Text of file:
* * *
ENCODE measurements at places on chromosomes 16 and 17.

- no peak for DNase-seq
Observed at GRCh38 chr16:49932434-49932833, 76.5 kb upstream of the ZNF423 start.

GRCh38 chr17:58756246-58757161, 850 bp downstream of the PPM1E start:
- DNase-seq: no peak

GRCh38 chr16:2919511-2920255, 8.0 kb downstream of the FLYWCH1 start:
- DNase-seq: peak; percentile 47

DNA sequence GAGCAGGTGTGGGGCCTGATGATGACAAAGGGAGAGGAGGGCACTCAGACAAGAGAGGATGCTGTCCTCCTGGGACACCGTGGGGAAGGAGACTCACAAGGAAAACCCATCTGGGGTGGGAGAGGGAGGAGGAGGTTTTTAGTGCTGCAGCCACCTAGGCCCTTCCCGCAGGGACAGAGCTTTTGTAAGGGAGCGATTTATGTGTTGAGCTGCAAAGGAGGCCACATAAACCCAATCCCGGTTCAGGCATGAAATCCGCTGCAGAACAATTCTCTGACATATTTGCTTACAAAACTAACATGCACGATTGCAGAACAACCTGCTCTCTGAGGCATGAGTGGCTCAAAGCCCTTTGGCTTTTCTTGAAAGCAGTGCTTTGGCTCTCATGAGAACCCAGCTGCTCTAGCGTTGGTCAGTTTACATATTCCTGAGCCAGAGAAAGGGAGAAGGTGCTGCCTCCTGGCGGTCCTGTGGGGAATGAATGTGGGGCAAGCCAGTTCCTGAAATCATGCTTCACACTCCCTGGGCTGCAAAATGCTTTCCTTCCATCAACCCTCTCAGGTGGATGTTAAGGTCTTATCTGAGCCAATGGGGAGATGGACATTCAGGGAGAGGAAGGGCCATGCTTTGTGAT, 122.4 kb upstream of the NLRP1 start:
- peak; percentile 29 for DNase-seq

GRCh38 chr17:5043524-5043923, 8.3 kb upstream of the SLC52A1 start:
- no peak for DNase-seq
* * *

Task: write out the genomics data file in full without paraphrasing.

ENCODE measurements at places on chromosomes 16 and 17.

- no peak for DNase-seq
Observed at GRCh38 chr16:49932434-49932833, 76.5 kb upstream of the ZNF423 start.

GRCh38 chr17:58756246-58757161, 850 bp downstream of the PPM1E start:
- DNase-seq: no peak

GRCh38 chr16:2919511-2920255, 8.0 kb downstream of the FLYWCH1 start:
- DNase-seq: peak; percentile 47

DNA sequence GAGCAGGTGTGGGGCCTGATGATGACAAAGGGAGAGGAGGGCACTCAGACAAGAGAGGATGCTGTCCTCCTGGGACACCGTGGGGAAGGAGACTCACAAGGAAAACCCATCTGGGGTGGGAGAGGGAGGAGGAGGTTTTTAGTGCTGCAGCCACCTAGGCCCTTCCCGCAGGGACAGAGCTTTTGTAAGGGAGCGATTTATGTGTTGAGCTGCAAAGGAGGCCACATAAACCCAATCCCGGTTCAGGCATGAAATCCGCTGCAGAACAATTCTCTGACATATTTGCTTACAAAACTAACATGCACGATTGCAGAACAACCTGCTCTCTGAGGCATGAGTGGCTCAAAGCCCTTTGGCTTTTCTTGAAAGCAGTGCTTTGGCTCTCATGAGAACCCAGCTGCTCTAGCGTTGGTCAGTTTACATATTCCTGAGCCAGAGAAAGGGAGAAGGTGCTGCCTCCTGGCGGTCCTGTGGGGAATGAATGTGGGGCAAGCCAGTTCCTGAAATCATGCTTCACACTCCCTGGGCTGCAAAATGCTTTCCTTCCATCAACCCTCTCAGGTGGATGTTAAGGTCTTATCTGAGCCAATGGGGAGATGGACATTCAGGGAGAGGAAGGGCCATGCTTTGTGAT, 122.4 kb upstream of the NLRP1 start:
- peak; percentile 29 for DNase-seq

GRCh38 chr17:5043524-5043923, 8.3 kb upstream of the SLC52A1 start:
- no peak for DNase-seq